Scanning film negatives with a flatbed scanner is a pain. All scanning software sucks. Every one of them. Fidgeting with negative holders is a joyless, tedious drag. And the whole process is slow. So very slow.
I’ve been experimenting with scanning film using a digital camera. I’ve processed a few rolls this way and it’s working quite well. Here’s my setup:
They key to this is a combination of the MK1 Film Carrier and Negative Lab Pro.
The MK1 Film Carrier from Negative Supply makes quick work of scanning a full, uncut roll of 35mm film. I feed the roll into one end and turn the knob to reveal each frame in turn. The film is held nice and flat and it operates smoothly. I was part of the Kickstarter campaign so I didn’t pay the full price of $329, which is good because although the device is nicely designed and made from machined aluminum, that’s a lot of money for what it does.
Negative Lab Pro is a plugin for Lightroom Classic that handles conversion of the original Raw “scans”. It’s really meant for color film scans, but I also use it for black and white. I originally used it for processing color negative film scans from the Epson scanner and it did such a great job with those that it became an integral part of my workflow. It even adds a metadata section to Lightroom for adding Exif data like camera make, model, lens, film stock, etc to each frame. This is very handy and replaces my command line version which I frequently forgot to run anyway. I don’t use Lightroom for my normal Raw processing, but I keep it around just for NLP.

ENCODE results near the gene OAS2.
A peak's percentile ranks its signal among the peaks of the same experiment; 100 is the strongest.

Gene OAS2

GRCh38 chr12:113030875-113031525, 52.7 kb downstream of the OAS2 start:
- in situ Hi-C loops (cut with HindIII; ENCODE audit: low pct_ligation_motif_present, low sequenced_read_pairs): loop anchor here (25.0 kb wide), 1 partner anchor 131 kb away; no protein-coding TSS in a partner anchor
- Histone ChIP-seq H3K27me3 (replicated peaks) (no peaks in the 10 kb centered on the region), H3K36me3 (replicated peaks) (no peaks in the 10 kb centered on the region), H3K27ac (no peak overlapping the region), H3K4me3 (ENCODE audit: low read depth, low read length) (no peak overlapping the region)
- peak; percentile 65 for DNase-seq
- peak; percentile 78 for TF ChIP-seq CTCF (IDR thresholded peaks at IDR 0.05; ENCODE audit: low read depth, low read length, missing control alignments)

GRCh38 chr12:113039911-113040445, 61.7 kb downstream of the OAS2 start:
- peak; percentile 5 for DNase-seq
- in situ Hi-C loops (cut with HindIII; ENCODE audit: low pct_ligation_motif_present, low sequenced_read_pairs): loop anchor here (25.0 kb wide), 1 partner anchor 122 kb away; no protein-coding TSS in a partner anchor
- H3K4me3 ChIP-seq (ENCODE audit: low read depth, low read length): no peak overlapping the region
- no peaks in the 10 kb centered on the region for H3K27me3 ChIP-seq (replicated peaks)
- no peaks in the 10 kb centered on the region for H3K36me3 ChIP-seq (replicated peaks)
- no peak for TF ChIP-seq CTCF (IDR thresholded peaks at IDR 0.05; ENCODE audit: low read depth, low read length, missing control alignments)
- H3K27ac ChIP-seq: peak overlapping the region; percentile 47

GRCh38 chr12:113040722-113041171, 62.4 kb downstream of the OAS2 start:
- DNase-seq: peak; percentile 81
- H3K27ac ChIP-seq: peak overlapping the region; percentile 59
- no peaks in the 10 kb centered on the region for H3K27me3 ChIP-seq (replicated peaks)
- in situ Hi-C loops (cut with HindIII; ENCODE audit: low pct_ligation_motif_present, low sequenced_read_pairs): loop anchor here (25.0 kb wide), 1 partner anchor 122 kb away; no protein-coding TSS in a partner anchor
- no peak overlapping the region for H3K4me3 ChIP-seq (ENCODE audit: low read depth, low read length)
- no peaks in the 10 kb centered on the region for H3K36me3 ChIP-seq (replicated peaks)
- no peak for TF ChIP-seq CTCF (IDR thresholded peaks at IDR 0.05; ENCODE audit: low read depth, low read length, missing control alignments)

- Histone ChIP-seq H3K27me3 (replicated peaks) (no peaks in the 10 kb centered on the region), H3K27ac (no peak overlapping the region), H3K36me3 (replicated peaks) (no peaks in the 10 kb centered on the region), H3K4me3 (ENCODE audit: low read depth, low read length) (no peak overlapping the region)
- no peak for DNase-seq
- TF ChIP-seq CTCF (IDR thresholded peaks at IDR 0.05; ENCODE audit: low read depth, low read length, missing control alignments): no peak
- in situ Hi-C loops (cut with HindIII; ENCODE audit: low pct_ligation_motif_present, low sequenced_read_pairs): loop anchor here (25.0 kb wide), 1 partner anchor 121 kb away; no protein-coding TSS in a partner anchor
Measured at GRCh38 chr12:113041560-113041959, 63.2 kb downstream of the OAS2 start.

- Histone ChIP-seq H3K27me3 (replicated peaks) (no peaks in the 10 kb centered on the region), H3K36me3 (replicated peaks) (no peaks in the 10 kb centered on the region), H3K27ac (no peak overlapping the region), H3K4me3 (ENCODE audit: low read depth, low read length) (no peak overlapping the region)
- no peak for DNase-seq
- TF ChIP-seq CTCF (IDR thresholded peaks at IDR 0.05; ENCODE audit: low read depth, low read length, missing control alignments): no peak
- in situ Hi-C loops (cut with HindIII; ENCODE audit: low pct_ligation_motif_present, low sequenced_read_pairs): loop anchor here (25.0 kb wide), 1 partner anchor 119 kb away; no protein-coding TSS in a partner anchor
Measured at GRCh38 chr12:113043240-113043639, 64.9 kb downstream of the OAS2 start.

The other components of this new scanning workflow are a small lightbox, a Fuji X-T3 with the 7Artisans 60mm Macro lens, a copy stand, and Capture One Pro.
The 7Artisans lens was a cheap Macro option for the Fuji and it works fine. Capture One Pro does a great job at tethered capture so I can make sure focus and framing are spot on for each frame as I work through the roll.
This method of scanning a roll of 35mm film is fast! I used to have a Pakon scanner that was even faster and easier at the actual scanning process, but was expensive, unsupported, cumbersome to get working, and required that I maintain an old Windows XP laptop.
My new digital film scanning process looks like this: 1. Feed the film into the MK1 and check focus 2. Use Capture One Pro on the tethered MacBook Pro to capture a frame 3. Advance the film to the next frame and repeat 4. Import the “scans” into Lightroom 5. Crop and rotate the first scan, then copy and paste those adjustments to all remaining frames 6. Select all scans and open Negative Lab Pro 7. Convert and save TIFF copies
This entire process takes maybe 15 minutes and the results look good to me.